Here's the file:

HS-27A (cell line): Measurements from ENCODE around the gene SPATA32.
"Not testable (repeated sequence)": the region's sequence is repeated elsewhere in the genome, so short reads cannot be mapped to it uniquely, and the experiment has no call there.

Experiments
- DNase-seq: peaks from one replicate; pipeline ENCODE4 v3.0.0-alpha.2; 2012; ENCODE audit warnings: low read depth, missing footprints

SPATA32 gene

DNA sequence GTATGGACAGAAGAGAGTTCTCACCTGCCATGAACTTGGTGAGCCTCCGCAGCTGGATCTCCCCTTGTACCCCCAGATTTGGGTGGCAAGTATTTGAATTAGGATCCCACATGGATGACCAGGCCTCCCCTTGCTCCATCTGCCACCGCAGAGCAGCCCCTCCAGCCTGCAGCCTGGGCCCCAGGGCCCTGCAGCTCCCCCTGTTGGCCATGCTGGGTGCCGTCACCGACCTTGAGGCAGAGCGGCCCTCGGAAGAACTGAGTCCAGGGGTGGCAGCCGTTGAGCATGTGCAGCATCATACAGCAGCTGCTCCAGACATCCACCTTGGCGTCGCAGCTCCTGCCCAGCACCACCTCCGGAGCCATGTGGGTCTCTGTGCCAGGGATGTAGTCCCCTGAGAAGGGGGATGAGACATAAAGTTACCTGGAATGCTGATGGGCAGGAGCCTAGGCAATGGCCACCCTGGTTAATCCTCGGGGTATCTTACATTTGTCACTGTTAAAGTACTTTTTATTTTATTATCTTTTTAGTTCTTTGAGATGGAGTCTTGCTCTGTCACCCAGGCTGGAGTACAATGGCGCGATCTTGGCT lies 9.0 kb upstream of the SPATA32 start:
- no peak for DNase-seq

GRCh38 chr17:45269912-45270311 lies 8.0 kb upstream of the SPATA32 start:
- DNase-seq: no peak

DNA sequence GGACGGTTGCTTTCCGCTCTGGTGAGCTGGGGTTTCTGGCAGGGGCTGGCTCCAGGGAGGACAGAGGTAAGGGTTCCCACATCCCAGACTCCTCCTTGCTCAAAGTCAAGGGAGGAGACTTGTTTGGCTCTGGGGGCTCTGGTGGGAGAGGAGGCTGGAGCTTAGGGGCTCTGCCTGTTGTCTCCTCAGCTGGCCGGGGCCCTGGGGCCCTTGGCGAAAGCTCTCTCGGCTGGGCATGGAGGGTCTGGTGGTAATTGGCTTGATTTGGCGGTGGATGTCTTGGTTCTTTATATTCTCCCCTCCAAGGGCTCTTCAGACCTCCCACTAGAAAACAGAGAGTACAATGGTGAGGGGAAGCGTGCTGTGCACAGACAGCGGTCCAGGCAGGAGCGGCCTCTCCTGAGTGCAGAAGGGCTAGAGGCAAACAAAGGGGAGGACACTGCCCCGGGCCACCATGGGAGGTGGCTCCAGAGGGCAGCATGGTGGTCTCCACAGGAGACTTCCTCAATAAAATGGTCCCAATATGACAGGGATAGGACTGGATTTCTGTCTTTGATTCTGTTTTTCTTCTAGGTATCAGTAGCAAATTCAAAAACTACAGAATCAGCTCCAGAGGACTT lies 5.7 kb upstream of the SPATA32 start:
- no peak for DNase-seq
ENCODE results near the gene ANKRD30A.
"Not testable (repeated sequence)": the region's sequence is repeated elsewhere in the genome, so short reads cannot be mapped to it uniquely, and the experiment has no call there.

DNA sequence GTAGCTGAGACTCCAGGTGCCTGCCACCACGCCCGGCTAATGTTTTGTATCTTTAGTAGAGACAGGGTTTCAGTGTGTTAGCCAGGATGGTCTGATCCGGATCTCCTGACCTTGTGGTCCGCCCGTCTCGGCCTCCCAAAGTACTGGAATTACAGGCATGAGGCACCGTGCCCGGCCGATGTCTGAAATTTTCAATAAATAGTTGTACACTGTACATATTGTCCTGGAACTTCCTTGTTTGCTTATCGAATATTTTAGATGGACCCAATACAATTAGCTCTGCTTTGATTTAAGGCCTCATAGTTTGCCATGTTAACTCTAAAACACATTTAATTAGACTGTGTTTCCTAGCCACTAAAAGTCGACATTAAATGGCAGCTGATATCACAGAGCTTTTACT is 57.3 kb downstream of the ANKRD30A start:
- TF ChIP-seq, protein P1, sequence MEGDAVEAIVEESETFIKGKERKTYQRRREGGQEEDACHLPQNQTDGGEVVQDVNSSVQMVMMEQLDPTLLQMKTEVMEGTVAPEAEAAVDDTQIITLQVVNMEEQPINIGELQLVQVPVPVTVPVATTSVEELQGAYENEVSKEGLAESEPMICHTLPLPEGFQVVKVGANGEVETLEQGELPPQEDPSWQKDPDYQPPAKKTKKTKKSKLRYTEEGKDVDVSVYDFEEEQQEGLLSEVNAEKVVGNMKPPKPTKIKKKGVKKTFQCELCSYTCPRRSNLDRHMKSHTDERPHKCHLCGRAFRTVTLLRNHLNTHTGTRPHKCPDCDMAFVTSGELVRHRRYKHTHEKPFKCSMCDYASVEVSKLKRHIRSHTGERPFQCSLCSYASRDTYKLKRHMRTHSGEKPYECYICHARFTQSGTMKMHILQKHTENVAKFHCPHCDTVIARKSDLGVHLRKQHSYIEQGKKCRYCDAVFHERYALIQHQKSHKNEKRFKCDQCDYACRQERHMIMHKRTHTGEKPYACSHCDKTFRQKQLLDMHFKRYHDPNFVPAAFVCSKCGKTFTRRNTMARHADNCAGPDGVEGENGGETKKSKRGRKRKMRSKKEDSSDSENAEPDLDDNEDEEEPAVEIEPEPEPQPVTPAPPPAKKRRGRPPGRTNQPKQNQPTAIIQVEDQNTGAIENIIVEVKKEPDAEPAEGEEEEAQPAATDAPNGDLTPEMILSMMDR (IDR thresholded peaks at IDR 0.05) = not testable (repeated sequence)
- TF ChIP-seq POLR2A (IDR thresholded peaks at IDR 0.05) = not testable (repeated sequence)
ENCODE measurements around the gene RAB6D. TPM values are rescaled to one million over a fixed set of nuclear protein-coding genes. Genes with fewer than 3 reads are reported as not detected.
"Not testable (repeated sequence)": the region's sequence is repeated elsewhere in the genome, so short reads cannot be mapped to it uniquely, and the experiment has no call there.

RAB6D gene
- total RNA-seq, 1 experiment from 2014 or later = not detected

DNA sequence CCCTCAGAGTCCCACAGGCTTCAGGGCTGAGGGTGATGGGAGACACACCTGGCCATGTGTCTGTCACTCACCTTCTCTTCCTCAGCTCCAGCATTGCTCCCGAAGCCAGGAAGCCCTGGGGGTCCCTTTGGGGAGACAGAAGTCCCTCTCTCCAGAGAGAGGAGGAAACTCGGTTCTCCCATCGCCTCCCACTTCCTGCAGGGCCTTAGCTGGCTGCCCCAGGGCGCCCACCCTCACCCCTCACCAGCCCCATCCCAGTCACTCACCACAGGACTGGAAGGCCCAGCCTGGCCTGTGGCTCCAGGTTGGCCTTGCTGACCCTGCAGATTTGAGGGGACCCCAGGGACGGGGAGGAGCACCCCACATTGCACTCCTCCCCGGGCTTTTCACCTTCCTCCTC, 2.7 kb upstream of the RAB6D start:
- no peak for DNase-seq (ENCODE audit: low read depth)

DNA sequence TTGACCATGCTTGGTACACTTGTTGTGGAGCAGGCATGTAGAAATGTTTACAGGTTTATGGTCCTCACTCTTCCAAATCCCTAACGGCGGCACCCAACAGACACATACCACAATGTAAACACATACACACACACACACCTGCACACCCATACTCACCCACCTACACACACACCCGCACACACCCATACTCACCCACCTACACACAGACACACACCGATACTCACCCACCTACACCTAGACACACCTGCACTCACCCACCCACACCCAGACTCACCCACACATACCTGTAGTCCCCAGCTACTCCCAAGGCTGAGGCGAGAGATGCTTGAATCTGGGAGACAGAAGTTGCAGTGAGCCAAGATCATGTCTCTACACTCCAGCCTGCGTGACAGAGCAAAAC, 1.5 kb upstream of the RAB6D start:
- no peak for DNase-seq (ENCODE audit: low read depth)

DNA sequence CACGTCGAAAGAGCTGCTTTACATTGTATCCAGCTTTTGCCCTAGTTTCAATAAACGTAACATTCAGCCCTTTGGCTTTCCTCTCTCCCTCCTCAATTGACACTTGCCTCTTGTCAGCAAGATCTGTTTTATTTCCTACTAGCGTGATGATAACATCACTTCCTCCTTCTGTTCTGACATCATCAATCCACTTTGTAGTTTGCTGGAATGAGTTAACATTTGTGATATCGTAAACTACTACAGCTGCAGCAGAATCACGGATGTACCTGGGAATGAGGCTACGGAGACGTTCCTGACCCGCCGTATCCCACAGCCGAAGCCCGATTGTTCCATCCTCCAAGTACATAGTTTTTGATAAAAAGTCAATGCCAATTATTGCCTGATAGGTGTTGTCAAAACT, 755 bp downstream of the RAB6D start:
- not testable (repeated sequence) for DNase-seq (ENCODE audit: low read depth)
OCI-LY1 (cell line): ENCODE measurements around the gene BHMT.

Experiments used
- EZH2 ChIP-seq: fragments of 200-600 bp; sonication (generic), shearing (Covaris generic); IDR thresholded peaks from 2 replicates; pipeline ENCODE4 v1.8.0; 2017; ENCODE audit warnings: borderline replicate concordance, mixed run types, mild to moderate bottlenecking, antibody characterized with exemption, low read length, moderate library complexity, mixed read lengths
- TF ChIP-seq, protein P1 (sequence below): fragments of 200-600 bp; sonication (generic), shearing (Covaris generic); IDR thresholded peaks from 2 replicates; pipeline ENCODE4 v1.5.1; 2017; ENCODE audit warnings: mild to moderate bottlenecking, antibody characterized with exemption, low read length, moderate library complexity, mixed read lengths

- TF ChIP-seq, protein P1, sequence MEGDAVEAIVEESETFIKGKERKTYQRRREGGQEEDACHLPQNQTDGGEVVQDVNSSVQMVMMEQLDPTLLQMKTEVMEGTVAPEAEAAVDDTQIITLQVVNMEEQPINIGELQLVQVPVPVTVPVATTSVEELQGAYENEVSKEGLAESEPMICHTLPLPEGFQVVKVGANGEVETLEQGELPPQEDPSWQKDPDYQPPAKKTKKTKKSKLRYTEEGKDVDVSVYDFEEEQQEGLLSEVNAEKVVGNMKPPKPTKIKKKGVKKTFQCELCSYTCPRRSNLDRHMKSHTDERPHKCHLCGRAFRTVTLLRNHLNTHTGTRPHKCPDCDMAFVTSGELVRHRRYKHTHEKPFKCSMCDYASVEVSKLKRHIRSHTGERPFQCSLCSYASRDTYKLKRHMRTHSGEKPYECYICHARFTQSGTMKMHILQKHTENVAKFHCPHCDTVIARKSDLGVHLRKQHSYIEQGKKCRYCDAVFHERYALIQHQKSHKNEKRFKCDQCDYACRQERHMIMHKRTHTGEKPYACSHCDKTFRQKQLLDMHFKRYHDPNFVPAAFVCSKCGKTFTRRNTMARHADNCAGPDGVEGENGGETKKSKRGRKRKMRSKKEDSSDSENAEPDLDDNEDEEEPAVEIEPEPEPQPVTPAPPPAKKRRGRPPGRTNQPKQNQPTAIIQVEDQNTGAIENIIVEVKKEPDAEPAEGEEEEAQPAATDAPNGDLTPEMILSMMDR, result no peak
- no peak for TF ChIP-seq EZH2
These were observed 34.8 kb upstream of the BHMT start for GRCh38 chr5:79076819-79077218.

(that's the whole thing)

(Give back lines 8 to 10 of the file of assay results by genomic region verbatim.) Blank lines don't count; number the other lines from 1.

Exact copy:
GRCh38 chr17:45269912-45270311 lies 8.0 kb upstream of the SPATA32 start:
- DNase-seq: no peak

DNA sequence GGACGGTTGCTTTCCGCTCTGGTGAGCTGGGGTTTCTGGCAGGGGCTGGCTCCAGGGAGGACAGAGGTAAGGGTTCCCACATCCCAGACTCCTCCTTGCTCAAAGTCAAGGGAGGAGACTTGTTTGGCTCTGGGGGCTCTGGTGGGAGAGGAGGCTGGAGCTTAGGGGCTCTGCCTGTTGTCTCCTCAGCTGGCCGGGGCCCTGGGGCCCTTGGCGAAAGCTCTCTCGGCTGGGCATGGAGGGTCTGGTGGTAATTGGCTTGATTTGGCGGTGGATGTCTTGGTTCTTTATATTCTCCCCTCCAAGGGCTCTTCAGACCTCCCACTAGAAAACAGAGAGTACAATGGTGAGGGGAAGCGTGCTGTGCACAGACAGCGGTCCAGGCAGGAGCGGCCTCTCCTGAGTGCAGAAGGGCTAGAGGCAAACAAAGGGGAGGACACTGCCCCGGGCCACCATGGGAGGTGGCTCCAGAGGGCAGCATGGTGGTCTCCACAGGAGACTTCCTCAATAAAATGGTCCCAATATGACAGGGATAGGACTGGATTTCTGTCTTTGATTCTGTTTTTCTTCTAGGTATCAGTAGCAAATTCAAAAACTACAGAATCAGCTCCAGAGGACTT lies 5.7 kb upstream of the SPATA32 start: